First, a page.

4 Giant Tips How to Write a Great Press Release

Filed by twago community on July 10, 2017

How to rock your press release

John Hardy

is a multi-skilled, reliable & talented PR expert from London with a proven ability to translate written documents from a source language to a target language. He is quick learner who can absorb new ideas & can communicate clearly & effectively with people from all social & professional backgrounds.

How to rock your press release

There are numerous different reasons why you might be asked to write a press release, but whether it be announcing an event, promoting a new product or pushing the release of some newsworthy item, there is a helluva lot resting on that document, so you want to make sure your press release is well-written, to the point and relevant to the person you’re sending it to. What you must always keep in mind is the story and ultimately how what you’re promoting can be re-purposed as an article by the journalist you’re sending it to.

The aim of a press release is not just to catch the eye of the reader right from the get-go, and by whatever means possible (although you need to do this as well), it is to keep them on the page and to let them know why they should be interested in writing about what you’ve got to say. A journalist is ultimately interested in a story, not selling your product. So your press release has to sell them a story, preferably written in a similar style to their own articles. This involves research: observe their style, tailor your press release to their needs and give them the story from the headline onwards. In other words give them the complete package; send them the article you think they would want to publish, not necessarily the article you want to publish, and you will have a far greater chance of seeing your story in print. By adopting this approach the journalist or editor has to do as little work as possible to get your story up onto their website or published in their newspaper. Makes sense, right?

Writing a press release is no piece of cake if you’ve never done it before which is why in this article I’m going to give you a break down of four crucial things you need to include in yours to make it stand out from all the others clogging up that poor journalist’s inbox.

1. Write a killer headline

This is perhaps the most obvious one, but also the most important. You need a headline that

  1. tells the most interesting parts of your story in one sentence
  2. catches the reader’s attention using interesting language or surprising statistics
  3. provides an angle of interest to your particular audience (which might involve changing the headline for a number of different publications).

If your headline is also the subject of your email it is even more crucial that your headline prompts a question in the reader’s mind, so that they are inclined to open the email rather than discard it. Make them curious. Make it exciting. But above all, however you might word it, your headline has to be honest. Nothing frustrates a reader more than a headline that doesn’t deliver. You may have gotten them to open that email, or read further down the press release, but as soon as they realise that you’ve promised one thing that you later can’t back up then that reader is gone forever and your future press releases will probably be ignored as well.

How would you feel if the four top tips I promised you in this article only turned out to be three? See what I mean?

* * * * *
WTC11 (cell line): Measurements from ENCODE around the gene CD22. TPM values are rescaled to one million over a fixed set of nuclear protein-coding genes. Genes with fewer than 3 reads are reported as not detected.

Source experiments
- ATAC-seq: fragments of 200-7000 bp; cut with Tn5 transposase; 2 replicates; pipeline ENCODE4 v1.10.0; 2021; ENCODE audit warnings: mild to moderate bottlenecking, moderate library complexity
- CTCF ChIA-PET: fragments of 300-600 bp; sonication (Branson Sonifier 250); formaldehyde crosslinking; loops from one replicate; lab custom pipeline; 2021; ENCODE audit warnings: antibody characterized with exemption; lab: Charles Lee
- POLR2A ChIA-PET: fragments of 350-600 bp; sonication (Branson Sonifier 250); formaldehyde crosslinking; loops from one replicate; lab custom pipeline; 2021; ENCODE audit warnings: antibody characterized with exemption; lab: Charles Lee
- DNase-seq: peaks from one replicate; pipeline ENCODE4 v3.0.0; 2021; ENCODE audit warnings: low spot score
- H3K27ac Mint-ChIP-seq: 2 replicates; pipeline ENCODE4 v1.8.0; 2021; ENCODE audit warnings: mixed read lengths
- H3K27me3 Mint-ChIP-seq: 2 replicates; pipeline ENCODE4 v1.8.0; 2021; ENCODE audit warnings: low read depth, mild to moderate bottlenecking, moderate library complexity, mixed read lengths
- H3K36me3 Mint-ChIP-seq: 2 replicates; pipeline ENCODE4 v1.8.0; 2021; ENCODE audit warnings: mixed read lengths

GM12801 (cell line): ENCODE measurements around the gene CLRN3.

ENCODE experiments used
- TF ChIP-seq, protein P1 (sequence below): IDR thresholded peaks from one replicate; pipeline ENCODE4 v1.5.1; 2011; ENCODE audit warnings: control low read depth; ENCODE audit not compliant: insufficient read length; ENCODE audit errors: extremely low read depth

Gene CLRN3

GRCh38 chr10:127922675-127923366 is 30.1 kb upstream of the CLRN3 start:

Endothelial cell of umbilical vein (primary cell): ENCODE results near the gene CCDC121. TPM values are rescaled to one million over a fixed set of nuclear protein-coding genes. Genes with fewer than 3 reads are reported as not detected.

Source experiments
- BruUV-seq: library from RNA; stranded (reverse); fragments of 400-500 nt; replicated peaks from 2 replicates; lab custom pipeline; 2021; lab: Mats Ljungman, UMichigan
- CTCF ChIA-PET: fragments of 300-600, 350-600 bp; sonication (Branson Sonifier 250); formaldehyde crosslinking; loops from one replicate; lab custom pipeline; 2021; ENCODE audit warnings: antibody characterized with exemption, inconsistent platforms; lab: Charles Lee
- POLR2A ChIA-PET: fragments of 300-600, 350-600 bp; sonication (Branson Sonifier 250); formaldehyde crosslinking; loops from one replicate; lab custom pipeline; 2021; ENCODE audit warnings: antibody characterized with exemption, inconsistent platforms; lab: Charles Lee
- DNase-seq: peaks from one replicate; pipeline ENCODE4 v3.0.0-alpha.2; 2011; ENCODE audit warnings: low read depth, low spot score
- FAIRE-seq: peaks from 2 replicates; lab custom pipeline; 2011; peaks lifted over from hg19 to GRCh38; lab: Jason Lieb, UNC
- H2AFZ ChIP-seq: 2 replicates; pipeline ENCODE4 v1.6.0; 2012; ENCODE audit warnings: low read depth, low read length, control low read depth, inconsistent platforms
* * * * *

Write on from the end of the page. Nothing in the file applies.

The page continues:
2. Put everything in the first line

The first line of your press release is your chance to get all the details of the story across clearly and succinctly. Journalists do not have a lot of time, so you’ll be lucky if they read this one sentence and then scan the rest of the press release for quotes. If you want a tip on how to write the first line of your press release, look in your local or national newspaper at the news articles. There you’ll find a who, what, where, when and why all in the first line of the first paragraph. Journalists will be scanning your press release for these 5 W’s, so make sure you are providing them right at the start.

3. Write it like the article you want to see published

As I mentioned in the intro, if you can write your press release in the style of an article from the journalist you are pitching to, your chances of getting your story published are greatly increased. If your press release looks and feels like the end result, chances are they’ll stick it up on their website/publish it in their newspaper with minimal editing. You’ve just saved them a job! But make sure the angle is right. There’s no point in writing an article in the style of your favourite journalist if they write for car magazines and you’re writing about a bike. Make the angle of the story you are pitching appropriate to each publication. If that means tweaking your press release/headline for each journalist you’re sending it to, then do it. It’ll be worth it when you see your story in print.

4. Use quotable quotes!

Sounds obvious, but quotes are what journalists are looking for when they first scan through your press release so make them memorable and inspirational without being unrealistic. Quotes should not provide information, your first few lines should already have told the journalist everything they need to know, they should instead be personable and emotional, adding a human touch or opinion to the piece. Remember not to use jargon or technical language as quotes have got to sound like something someone actually said. And one last top tip for quotes, if your CEO is feeling uninspired that day, write the quote for him or her which states everything you needed to say, then get their approval. It’ll save them time and you’ll get the perfect two-liner you need to complete your press release.

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